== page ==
EU earmarks R34m for children’s projectComment on this story
Pretoria - Unaccompanied and migrant children will be the focus of a three-year project, which is being financed by the EU to the tune of R34-million.
The project will see the close co-operation of three countries in a ground-breaking cross-border collaboration to protect children.
The project, spearheaded by Save The Children and titled “Strengthening the realisation of Migrant Children’s Rights in Southern Africa”, brings together the governments of South Africa, Mozambique and Zimbabwe.
At the project launch on Wednesday, the three countries committed themselves to wiping out the scourge of unsafe migrant children and to prevent the unfortunate circumstances they often found themselves in.
They promised to work together towards ensuring the issues that led to children leaving home were eliminated. They also vowed to work hard to repatriate them safely, and reunite children with their families where possible.
“We need to reduce the number of children who suffer abuse, exploitation and violence as a result of irregular migration,” said Richard Young of the EU’s Southern African delegation.
These children had to be kept in mind all the time, he said, adding the increased interest of stakeholders to ensure that the rights of children were respected and integrated was commendable.
He asked all participants in the project to “walk the talk” and work with the governments to ensure success.
The project has been operational since the beginning of April, and after the launch on Wednesday they promised that it would be all systems go.
In the three years of operation, players would come up with strengthened strategies to prevent unsafe migration, address the so-called push factors, while also helping to strengthen the protection of unaccompanied children in South Africa.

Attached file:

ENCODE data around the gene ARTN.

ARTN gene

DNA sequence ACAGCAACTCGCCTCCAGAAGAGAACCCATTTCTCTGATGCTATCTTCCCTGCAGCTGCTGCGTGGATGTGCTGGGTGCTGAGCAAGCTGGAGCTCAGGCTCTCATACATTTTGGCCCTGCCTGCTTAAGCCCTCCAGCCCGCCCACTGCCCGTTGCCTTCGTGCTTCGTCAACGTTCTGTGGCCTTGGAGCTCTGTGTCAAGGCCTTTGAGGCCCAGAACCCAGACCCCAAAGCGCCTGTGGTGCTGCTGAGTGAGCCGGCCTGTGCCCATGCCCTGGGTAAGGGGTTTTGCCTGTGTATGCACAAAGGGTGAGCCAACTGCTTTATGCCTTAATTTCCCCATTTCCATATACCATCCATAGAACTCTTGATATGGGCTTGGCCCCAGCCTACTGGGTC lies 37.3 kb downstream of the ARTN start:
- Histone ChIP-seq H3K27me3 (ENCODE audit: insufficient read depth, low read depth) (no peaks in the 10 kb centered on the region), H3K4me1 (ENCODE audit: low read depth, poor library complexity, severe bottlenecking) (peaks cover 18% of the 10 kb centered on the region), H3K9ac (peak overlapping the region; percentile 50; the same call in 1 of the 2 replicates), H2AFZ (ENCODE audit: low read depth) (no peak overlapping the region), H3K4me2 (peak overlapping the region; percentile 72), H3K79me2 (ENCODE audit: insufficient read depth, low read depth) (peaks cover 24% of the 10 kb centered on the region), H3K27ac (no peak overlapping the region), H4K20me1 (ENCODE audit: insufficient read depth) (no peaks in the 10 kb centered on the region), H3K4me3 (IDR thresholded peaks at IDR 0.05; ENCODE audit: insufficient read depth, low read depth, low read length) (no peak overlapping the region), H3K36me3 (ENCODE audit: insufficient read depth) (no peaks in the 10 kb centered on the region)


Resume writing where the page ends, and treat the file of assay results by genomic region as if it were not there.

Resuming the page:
South Africa has been identified as the country of destination, attracting children not only from Mozambique and Zimbabwe but also from Zambia, Swaziland and from as far as the DRC, Eritrea and South Sudan.
Project manager Melinda van Zyl explained that the focus was on unaccompanied migrant children who found themselves far away from home without adult supervision.
“Our overall goal is to ensure that by 2016 our region will have as few children as possible suffering violence, abuse and exploitation because of their migrant status.”
She said the project was designed to address unsafe migration, by strengthening the responses both at the transitional country and destination. Communities identified as having push factors like poverty and the loss of caregivers would also benefit, as they were earmarked for interventions to make them conducive to retain children.
The project would also work with communities whose children had been safely reunited, to provide them with support and ensure enabling environments for them to stay.
Issues that affected children who were already in foreign lands would also be looked at, to ensure that they had access to health, education and accommodation.
“We will work hard to ensure that there is no discrimination of these children when they land on our soil,” Tebogo Mabe of the Department of Social Development said.
He said the South African government was guided by the constitution and the Children’s Act of 2005, which strove to strengthen the preservation of families, and safeguarded the rights of children.
He said thousands of children migrated into the country through irregular channels. There were legal frameworks to guide interventions, as well as national laws, he said.
“The state alone cannot achieve the goals, so partnerships and complementary and supplementary roles by stakeholders are needed.”
The transnational collaboration was the first of its kind in the region, and it breaks new ground by focusing simultaneously on preventing unsafe migration and addressing the so-called push factors while helping to strengthen the protection of children in SA.
Some organisations from the three countries collaborating on the project:
* National police services
* Correctional services
* Labour organisations and departments
* Departments of social development/services and those for women and children
* Immigration departments
* The Red Cross
* Faith-based organisations
* Child lines and other organisations dealing with children
* National Prosecution Authorities
* Home Affairs
* Women and children crises centres
* Refugee aid organisations and others that work with refugees
* Organisations against human trafficking